Random Musings on Boobplate and Fictional Depictions of Armor and Costuming!

I was digging through some armor illustrations in an attempt to redesign Naomi’s breastplate (my concerns with my own designs are a topic of their own). I had some conflicting thoughts in my head while doing this and thinking about what complaints people might have with some designs I was considering. So this got me thinking about something that’s been annoying me for awhile…

People in general are very good at noticing when something is wrong, but often bad at articulating why. Many arguments about women in armor (or poses) I’ve seen recently hinge on realism. “Boob plate is dumb because it directs sword blows to the sternum” or “Her -blank- is unarmored and would be really easy to attack!” are arguments that come up a lot and I really don’t think they’re ever particularly effective arguments. Male characters are littered with impractical armor, even in the areas of coverage (see every Fire Emblem character ever). The ‘chest plate’ and exposed stomach (in the male case, clothed, but equally unarmored) is among the oldest of anime tropes.

Most fictitious armor is costuming. It is not meant to be practical. It is meant to communicate things about the character. A character with a huge breastplate and pauldrons communicates that he’s armored and invokes other ideas like ‘he’s a knight’ or ‘he’s evil’ or ‘he’s strong’ depending on how it’s designed. Most fictitious armor we see in games and art isn’t even functional even on the ground of articulation. It’s all style. How realistic armor (or weapons, or anything) attempts to be in a piece of media is a function of tone. Costuming is based on aesthetics and communication, not practicality.

Things like Dark Souls, Berserk or Game of Thrones have very functional armor because that’s the vibe they’re going for. Applying the need for realism to all things when arguing feminist topics acts like a ‘get out of jail free’ card for the opposition. When I see this arguments happen they go…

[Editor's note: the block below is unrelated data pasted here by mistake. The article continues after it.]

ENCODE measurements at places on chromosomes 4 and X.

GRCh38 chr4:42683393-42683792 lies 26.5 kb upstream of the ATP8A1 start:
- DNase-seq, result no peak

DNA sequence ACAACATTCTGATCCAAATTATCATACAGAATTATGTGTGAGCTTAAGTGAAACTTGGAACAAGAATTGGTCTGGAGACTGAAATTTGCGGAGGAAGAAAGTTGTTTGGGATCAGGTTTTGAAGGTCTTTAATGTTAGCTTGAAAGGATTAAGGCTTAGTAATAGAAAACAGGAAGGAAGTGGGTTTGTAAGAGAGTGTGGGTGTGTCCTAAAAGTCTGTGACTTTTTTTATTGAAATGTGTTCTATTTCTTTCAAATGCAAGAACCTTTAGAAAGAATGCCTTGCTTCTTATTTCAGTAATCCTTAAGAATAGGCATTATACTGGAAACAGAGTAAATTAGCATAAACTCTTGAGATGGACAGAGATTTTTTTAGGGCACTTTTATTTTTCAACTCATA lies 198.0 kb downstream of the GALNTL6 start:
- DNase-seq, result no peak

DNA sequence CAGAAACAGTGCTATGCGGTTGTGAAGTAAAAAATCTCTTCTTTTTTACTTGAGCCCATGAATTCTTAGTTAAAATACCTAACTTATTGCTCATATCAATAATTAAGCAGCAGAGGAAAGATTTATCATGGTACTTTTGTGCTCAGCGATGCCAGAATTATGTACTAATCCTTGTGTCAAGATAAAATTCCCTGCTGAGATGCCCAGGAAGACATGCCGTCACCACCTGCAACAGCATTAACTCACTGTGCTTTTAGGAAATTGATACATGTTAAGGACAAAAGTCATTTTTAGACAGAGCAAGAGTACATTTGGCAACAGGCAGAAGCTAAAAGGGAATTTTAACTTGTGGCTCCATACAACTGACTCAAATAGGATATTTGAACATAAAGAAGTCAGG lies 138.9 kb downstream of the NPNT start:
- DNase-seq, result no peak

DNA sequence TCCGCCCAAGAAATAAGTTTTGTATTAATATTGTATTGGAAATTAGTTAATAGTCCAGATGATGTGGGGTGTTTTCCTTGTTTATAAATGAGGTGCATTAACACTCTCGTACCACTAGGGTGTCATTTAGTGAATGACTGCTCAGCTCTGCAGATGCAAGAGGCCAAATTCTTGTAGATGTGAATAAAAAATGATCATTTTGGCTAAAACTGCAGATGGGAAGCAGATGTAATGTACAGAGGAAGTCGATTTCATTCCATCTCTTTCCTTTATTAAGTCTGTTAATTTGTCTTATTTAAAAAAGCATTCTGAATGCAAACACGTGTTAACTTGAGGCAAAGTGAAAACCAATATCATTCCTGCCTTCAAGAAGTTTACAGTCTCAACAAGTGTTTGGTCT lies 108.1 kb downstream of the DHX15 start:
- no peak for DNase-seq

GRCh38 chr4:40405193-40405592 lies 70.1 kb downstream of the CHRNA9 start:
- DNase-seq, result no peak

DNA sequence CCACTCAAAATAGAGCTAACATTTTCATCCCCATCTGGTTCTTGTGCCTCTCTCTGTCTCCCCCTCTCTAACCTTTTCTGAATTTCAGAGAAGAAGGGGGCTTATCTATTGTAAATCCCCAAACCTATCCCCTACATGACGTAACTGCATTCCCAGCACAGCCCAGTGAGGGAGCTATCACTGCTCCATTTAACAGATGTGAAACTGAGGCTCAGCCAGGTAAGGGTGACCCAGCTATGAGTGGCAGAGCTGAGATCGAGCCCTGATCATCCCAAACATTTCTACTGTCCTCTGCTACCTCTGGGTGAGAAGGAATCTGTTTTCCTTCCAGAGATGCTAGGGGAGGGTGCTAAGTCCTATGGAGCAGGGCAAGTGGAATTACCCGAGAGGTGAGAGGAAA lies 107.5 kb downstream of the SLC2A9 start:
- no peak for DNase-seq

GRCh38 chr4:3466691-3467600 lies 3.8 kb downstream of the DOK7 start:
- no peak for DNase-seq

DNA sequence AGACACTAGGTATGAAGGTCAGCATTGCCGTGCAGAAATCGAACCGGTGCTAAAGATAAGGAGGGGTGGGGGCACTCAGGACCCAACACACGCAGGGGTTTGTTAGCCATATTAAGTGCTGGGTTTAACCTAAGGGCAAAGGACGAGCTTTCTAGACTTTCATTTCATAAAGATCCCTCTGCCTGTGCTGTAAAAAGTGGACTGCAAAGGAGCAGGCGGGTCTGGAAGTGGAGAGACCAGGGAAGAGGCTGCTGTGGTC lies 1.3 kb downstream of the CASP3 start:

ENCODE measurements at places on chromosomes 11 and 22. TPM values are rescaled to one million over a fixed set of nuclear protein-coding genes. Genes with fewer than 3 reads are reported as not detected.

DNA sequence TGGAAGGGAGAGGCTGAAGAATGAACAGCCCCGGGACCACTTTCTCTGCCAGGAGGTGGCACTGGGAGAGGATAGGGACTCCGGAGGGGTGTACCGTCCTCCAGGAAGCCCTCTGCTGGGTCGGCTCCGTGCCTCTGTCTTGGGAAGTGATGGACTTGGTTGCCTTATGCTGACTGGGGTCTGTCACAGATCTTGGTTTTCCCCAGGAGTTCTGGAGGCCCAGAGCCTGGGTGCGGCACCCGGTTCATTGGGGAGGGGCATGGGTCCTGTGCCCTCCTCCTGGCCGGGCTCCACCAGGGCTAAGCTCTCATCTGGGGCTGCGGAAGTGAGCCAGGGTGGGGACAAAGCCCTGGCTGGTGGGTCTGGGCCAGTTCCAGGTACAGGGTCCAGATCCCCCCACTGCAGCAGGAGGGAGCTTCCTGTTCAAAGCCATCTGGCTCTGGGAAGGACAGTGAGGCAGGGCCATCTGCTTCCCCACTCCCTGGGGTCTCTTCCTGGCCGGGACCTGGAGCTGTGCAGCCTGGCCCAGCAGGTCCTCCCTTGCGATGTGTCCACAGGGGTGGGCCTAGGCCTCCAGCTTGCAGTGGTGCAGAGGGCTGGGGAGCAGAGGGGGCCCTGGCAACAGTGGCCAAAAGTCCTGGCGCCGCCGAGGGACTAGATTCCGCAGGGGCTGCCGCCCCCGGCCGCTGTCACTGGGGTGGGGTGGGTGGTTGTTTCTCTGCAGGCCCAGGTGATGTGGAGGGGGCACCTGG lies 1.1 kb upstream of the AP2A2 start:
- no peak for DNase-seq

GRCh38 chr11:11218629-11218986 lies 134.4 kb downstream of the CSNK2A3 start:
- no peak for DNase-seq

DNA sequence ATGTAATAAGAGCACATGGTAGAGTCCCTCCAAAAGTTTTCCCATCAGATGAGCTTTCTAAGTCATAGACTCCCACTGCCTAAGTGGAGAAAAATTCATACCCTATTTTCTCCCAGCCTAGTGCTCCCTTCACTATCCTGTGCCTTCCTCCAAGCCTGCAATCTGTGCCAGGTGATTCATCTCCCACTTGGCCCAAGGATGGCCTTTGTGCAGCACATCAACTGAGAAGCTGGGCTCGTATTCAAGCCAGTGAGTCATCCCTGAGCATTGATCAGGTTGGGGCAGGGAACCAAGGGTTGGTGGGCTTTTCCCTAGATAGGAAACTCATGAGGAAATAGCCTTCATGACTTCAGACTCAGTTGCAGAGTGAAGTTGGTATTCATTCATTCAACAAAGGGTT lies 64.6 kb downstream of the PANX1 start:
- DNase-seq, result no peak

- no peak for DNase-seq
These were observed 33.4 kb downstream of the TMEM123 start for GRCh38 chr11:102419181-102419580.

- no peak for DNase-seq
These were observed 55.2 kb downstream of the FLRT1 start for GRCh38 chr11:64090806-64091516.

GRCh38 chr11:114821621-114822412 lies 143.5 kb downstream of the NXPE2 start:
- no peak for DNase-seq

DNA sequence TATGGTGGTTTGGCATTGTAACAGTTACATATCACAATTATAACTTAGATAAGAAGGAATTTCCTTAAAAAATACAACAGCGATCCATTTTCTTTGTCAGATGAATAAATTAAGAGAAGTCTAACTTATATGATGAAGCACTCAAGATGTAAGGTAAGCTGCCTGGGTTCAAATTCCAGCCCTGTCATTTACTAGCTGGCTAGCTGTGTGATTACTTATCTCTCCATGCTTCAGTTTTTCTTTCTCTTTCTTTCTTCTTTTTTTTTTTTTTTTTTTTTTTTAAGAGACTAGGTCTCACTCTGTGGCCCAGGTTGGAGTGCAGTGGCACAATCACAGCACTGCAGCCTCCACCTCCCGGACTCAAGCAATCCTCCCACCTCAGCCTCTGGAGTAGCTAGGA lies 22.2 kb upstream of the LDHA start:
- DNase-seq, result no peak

“Well that isn’t realistic! Her armor is totally impractical!”

“Well fictional guys aren’t realistic either!”

“Yeah well they’re not realistic to make them look cool, not to always sexualize them!”

The last point is the key argument. That is the strongest and most valid argument you have. But once you bring it up, you already ‘lost’ part of the argument, which makes it easier for the person you’re trying to educate to blow you off. Unless this is something like the Dark Souls 2 boobplate concept art, don’t over-complicate the argument. The arguments about realism are cruft, cut them and get to the meat of things. Maybe bring them up for fun or as an aside, but don’t leverage on them unless the design conflicts with the tone of the fictional piece you’re discussing.

When you bring up elements of realism into these discussions, I’m forced to ask ‘if it were realistic/justifiable, would it be okay”? You can do a GIS and find plenty of porn with real people that would make for really sexist poses in a piece of media but would be totally realistic. Or what if you can justify something? “Oh her skin hardens on contact with things, so she fights naked”. Obviously this shouldn’t fly. People are right to notice a pattern of ‘unrealistic’ and ‘sexist’, but that’s not because ‘unrealistic’ == ‘sexist’ but because most unrealistic concessions are made to objectify.

You want your arguments to be lean. Cut the cruft and stick to the harsh, unassailable facts.